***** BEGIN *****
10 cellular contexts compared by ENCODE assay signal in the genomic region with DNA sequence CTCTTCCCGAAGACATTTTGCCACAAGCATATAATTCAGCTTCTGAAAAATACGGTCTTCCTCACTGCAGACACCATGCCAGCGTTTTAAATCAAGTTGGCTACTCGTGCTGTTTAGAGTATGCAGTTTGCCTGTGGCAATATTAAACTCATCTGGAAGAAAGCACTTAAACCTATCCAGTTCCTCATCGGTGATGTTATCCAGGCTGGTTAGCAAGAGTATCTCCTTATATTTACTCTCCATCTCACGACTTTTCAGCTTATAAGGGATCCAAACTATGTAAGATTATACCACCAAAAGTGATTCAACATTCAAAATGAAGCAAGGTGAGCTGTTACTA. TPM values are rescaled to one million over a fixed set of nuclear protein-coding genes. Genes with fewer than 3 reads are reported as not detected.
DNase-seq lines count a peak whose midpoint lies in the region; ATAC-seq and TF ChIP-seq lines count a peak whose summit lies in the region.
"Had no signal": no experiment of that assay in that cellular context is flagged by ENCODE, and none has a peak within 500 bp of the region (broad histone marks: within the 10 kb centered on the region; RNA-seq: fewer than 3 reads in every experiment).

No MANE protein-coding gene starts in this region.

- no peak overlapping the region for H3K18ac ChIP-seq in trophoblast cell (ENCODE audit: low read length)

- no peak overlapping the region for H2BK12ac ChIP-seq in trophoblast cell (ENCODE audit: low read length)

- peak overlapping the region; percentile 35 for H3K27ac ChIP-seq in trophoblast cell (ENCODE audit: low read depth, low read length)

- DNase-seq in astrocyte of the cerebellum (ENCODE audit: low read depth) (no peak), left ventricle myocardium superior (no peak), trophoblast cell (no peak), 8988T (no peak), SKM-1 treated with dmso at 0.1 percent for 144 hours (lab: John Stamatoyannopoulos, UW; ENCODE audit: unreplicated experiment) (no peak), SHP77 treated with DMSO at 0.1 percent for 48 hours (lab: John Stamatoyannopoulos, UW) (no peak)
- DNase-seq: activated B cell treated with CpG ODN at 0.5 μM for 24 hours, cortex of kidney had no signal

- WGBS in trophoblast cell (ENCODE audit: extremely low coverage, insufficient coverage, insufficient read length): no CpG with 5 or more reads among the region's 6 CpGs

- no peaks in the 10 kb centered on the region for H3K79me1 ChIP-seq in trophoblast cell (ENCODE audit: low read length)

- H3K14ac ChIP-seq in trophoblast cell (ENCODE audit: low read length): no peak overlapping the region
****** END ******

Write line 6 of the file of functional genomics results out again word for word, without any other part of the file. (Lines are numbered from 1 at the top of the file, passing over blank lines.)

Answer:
- no peak overlapping the region for H2BK12ac ChIP-seq in trophoblast cell (ENCODE audit: low read length)